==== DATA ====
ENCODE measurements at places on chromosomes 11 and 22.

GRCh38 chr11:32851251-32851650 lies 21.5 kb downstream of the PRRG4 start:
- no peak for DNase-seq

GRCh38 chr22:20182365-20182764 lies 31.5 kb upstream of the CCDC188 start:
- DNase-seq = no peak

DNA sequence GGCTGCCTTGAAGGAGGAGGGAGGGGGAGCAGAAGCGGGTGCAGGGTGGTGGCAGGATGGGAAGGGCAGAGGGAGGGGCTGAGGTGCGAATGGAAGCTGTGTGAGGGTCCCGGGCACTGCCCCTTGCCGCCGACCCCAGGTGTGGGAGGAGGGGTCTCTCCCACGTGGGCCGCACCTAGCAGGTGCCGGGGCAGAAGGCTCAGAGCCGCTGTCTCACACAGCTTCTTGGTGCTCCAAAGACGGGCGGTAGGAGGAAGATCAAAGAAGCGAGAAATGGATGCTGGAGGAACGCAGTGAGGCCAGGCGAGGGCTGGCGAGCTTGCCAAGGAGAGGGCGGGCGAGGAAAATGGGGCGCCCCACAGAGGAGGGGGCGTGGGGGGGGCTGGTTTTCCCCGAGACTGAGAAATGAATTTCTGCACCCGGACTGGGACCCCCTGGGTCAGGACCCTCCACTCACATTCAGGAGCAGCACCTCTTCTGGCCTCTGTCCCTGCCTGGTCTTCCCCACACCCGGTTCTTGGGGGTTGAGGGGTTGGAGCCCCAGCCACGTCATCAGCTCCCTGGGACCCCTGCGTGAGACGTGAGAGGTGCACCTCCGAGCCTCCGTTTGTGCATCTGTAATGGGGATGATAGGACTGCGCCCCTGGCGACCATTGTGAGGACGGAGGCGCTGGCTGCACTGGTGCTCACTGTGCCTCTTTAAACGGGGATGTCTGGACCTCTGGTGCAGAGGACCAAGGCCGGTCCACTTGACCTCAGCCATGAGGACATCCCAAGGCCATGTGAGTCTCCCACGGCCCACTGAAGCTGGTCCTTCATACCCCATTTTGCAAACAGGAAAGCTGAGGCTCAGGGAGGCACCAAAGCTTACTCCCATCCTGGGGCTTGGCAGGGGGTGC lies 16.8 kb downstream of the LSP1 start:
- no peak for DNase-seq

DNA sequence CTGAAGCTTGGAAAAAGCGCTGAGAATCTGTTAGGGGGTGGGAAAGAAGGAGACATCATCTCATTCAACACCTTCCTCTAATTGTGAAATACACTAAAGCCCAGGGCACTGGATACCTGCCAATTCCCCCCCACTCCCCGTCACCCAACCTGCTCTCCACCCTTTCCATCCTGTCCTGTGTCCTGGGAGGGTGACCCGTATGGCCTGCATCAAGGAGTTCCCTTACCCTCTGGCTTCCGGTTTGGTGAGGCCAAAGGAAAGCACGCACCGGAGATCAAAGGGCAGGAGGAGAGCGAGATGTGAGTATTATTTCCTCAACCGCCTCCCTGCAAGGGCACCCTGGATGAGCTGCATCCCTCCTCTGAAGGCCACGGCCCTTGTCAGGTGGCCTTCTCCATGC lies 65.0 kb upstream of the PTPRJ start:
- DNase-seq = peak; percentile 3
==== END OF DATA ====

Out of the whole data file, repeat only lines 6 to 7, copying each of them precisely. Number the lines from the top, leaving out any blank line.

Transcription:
DNA sequence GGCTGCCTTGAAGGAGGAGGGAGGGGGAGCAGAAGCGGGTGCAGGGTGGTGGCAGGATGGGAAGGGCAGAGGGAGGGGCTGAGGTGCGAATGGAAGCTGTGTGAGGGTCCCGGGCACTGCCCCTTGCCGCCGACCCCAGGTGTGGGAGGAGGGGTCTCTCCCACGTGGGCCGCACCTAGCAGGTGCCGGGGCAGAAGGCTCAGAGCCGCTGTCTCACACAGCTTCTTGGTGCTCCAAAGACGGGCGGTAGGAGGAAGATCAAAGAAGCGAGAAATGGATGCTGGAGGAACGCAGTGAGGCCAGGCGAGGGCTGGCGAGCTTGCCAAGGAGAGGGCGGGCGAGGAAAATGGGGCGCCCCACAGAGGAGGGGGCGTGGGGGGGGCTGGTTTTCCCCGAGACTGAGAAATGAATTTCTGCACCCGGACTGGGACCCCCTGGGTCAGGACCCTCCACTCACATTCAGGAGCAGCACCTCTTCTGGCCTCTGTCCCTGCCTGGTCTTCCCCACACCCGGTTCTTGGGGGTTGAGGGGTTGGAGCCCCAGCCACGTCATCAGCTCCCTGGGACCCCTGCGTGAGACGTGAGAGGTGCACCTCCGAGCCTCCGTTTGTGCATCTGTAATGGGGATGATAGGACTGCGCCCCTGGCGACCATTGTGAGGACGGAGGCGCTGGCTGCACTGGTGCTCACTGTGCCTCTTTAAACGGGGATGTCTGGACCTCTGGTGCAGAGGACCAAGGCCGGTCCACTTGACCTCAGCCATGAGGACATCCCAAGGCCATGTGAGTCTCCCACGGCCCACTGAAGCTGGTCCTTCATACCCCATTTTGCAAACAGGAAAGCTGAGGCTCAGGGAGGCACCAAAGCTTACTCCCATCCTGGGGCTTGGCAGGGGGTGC lies 16.8 kb downstream of the LSP1 start:
- no peak for DNase-seq